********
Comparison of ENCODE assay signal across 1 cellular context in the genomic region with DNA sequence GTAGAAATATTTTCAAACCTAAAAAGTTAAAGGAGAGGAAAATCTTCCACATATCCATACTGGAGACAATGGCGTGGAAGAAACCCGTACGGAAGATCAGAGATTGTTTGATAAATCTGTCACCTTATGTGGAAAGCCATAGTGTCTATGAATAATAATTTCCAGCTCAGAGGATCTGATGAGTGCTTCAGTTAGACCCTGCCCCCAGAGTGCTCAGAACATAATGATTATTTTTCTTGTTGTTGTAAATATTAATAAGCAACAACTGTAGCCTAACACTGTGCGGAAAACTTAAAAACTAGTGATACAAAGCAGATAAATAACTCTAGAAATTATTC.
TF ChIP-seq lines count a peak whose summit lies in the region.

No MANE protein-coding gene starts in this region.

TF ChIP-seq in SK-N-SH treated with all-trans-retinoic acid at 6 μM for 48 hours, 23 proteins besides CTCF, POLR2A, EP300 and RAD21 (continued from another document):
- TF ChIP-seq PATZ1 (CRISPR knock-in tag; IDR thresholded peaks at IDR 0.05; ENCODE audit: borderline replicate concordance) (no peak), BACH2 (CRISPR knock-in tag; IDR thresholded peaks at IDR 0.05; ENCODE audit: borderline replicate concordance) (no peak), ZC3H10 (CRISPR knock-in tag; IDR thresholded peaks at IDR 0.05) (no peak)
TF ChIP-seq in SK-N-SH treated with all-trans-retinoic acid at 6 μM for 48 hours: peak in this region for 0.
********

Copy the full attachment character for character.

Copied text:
Comparison of ENCODE assay signal across 1 cellular context in the genomic region with DNA sequence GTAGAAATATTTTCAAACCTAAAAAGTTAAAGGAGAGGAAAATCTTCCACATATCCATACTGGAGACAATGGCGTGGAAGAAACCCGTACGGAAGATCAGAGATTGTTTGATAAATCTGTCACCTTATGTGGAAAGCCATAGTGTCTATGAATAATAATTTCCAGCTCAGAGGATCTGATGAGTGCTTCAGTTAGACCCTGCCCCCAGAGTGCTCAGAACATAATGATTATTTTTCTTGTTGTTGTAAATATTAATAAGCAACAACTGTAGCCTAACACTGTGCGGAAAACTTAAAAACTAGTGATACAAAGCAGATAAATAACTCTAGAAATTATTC.
TF ChIP-seq lines count a peak whose summit lies in the region.

No MANE protein-coding gene starts in this region.

TF ChIP-seq in SK-N-SH treated with all-trans-retinoic acid at 6 μM for 48 hours, 23 proteins besides CTCF, POLR2A, EP300 and RAD21 (continued from another document):
- TF ChIP-seq PATZ1 (CRISPR knock-in tag; IDR thresholded peaks at IDR 0.05; ENCODE audit: borderline replicate concordance) (no peak), BACH2 (CRISPR knock-in tag; IDR thresholded peaks at IDR 0.05; ENCODE audit: borderline replicate concordance) (no peak), ZC3H10 (CRISPR knock-in tag; IDR thresholded peaks at IDR 0.05) (no peak)
TF ChIP-seq in SK-N-SH treated with all-trans-retinoic acid at 6 μM for 48 hours: peak in this region for 0.